Thursday, October 12, 2017

THREE O'CLOCK HIGH (1987) (Shout Select Blu-ray Review)

Collector's Edition 

Label: Shout! Factory/Shout Select

Region Code: A
Rating: PG-13
Duration: 97 Minutes 
Audio: English DTS-HD MA Stero 2.0 with Optional English Subtitles 
Video: 1080p HD Widescreen (1.85:1) 
Director: Phil Joanou
Cast: Casey Siemaszko, Annie Ryan, Richard Tyson, Jeffrey Tambor, Philip Baker Hall, John P. Ryan

In the 80's teen-comedy cult-classic Three O'Clock High (1987) average sweater-wearing highschool student Jerry Mitchell (Casey Siemaszko, Stand By Me) has one of the most nightmarish teen experiences of all time, he wakes up late for school, his clothes aren't dried and he ends up drying a shirt in the microwave, his car has flat and so he has to drive himself and his kid sister Brei (Stacey Glick, Brighton Beach Memoirs) to school in his mom;s very uncool car. En route to Weaver High Jerry nearly kills his sister and his own friend Franny (Anne Ryan, Ferris Bueller’s Day Off) in a near catastrophic red-light running incident. Once he gets to school the entire student body at the school is buzzing with gossip about the new kid, the bad-ass Buddy Revell (Richard Tyson, Kingpin) a violent delinquent. 

As it turns out Jerry is a reporter for the school newspaper and is assigned to write an article about the new kid, as such Jerry strangely decides to approach buddy while he;s taking a piss at the urinal, and that's when he makes a huge mistake... he touches Buddy. That's all it takes, Buddy hates being touched. the leather jacket clad Terminator-esque Buddy slams Jerry into a mirror, informing him that at 3PM that day they will be fighting in the school parking lot after the final bell. That's the simple and funny set-up of the movie, and the six-hour countdown begins with clocks ticking away while the rather meek Jerry begins sweating anxious bullets in anticipation of what will most likely be his death.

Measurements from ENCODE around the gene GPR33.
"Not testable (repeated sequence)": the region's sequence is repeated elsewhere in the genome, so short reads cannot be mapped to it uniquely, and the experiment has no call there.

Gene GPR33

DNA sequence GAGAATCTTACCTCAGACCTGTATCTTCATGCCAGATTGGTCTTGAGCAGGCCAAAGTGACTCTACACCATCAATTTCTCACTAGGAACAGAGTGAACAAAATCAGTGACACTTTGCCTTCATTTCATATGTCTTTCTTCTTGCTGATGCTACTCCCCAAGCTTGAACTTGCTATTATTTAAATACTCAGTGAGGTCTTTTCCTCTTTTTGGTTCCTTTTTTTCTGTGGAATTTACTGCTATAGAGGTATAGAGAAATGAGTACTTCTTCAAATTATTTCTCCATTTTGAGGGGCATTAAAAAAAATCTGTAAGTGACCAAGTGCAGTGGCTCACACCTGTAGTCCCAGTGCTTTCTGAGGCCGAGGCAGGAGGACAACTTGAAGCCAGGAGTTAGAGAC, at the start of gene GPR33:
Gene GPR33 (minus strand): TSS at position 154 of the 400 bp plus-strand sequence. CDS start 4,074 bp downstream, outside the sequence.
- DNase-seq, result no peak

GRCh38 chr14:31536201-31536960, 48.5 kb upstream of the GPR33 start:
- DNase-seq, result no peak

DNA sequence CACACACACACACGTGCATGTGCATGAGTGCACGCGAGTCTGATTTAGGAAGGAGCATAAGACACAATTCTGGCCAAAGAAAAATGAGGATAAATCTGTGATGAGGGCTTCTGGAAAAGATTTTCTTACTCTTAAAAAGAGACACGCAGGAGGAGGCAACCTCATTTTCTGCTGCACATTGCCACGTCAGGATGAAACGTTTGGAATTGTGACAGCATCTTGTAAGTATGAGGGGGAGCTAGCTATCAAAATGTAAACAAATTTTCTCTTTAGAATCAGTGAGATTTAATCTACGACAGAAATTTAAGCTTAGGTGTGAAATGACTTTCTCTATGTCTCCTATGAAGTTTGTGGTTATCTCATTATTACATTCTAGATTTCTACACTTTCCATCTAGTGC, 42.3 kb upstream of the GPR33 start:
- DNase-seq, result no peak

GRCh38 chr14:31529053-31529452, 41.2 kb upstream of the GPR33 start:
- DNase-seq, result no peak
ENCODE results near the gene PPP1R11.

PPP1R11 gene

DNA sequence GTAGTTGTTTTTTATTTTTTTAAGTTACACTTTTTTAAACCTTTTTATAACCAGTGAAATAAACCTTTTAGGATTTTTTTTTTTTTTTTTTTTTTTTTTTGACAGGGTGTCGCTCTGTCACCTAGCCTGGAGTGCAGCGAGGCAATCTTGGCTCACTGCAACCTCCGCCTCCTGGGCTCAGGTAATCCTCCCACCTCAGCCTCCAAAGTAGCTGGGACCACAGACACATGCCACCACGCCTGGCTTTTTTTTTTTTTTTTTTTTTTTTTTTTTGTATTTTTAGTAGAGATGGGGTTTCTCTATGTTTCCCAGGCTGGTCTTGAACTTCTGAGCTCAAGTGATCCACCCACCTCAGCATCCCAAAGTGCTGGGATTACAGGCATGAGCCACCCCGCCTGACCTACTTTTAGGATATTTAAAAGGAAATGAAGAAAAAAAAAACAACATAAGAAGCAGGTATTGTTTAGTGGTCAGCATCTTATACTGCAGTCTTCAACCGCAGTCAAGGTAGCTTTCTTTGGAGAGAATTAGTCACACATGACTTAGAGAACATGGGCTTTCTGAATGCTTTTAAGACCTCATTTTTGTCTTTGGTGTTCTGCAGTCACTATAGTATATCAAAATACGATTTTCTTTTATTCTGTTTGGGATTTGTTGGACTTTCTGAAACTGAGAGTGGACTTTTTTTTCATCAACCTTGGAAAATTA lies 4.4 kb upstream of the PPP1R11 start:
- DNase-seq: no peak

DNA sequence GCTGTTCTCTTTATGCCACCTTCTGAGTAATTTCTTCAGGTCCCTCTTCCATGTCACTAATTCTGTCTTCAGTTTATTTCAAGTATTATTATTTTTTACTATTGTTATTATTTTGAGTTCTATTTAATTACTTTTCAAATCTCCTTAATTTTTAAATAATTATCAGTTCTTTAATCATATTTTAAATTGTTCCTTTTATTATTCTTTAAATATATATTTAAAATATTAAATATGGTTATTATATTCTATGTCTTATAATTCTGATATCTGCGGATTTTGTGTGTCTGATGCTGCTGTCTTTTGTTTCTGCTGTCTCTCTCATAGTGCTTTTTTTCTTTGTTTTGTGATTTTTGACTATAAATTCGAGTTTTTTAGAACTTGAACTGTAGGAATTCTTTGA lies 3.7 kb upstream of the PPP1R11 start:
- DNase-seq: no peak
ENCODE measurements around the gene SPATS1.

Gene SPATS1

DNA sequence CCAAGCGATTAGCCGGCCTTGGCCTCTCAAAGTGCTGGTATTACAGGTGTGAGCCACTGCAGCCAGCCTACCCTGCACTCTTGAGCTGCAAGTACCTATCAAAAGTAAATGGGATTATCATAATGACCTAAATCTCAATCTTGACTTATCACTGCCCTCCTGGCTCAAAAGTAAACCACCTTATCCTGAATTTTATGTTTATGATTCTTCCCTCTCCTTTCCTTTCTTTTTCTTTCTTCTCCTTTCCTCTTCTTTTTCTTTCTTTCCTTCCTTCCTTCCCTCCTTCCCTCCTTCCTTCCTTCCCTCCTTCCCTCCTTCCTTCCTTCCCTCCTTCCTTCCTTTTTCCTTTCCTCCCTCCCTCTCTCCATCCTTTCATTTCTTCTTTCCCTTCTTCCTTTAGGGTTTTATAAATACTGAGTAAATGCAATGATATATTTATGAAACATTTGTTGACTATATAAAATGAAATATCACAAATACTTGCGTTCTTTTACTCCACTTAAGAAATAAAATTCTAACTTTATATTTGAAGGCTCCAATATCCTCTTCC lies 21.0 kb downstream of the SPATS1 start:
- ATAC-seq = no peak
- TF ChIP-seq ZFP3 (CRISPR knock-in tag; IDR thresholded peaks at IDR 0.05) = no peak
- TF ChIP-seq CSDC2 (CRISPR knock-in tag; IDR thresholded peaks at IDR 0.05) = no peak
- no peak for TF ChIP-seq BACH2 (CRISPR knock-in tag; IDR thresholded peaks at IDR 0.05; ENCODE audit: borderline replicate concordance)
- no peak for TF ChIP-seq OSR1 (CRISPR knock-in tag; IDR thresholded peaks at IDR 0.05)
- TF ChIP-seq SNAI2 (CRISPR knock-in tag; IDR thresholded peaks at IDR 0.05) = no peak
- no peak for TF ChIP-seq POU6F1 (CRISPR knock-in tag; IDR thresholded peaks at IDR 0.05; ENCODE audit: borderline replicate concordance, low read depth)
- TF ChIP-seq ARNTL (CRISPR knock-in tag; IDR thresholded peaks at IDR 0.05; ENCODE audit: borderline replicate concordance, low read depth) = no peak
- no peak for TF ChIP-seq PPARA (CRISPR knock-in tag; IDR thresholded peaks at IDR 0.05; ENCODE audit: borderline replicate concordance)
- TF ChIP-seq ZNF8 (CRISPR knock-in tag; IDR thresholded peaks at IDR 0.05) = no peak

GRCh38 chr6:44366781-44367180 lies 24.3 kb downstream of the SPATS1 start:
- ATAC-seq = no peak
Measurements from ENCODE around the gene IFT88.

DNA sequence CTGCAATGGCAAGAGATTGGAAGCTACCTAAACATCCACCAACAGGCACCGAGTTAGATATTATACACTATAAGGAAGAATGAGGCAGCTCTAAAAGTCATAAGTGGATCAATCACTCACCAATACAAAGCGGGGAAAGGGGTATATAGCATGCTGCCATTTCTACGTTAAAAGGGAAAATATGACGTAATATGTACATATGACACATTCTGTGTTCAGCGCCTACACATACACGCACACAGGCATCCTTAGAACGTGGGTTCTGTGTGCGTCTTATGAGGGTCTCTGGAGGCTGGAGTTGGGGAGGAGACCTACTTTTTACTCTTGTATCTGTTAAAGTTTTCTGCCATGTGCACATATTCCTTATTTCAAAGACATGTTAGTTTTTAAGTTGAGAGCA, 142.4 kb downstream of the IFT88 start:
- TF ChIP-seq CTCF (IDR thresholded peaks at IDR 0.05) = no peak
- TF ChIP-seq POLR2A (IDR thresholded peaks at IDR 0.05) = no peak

Three O'Clock High came out on home video at a perfect time for me, right before I started my Freshman year at South Seneca Central school in Ovid, New York. I was already frought with anxieties about what awaited me in the halls of highschool, my uncle Larry had been filling my head with the myriad of freshman atrocities that awaited me, and swirlies were foremost on my mind, and while this movie seemingly confirmed my worst fears it also made me laugh and relieved the tension a bit.

The movie speaks a universal truth about the highschool experience, the fear of bullying and violence we all feared coming into freshman year, having grown up on a steady diet of movies like Class of 1984 (1982) I was very concerned for my own safety, and this was before high school shootings were so damn commonplace, it was a different time indeed but the fears still existed. I remember a kid named Stuart bringing a loaded .45 to school, only to be temporarily suspended, not expelled, so yeah, the times were different, but the fear of swirlies and beat downs were still an imminent and appropriate fear. 

This quirky highschool entry is anchored by the two leads, we have nice guy Jerry, who's a wimp, but he has spunk, but he's also sort of annoying, and looks a bit too old to be a highschool kid. I cannot be the only one the thought that maybe a proper beat down might be just what this guy needed to snap out of his shell, but I certainly was rooting for him. Then we have the bad-ass Buddy Revell, a mysterious terminator figure, he seems indestructible, we know so little about him, and that's part of the fear-factor, he could be capable of anything! We also get a cast of side characters who populate the story, Jerry's sassy kid sister, his horny friend Franny who keeps insisting that they "bond", his dweeby best friend Vincent Costello (Jonathan Wise), the way too serious school security guard, Duke (Mitch Pileggi, Shocker), the extremely Germanic Dean of Discipline Mr. Dolinski (Charles Macaulay), and the Principle Mr. O'Rourk (John P. Ryan, Runaway Train), and the school teacher-adviser who oversees Jerry run the bookstore, Mr. Rice, played by Jeffery Tambor of Arrested Development. 

Jerry tries in vain to get out of having to face Buddy, he first tries to reason with him, when that doesn't work he and a friend attempt to plant a switchblade in Buddy's locker, which backfires, even attempting to hire a school jock to take-on Buddy, and when that doesn't go as planned he straight up robs the school bookstore to pay-off buddy, but Jerry's own self-loathing ruins that plan, too.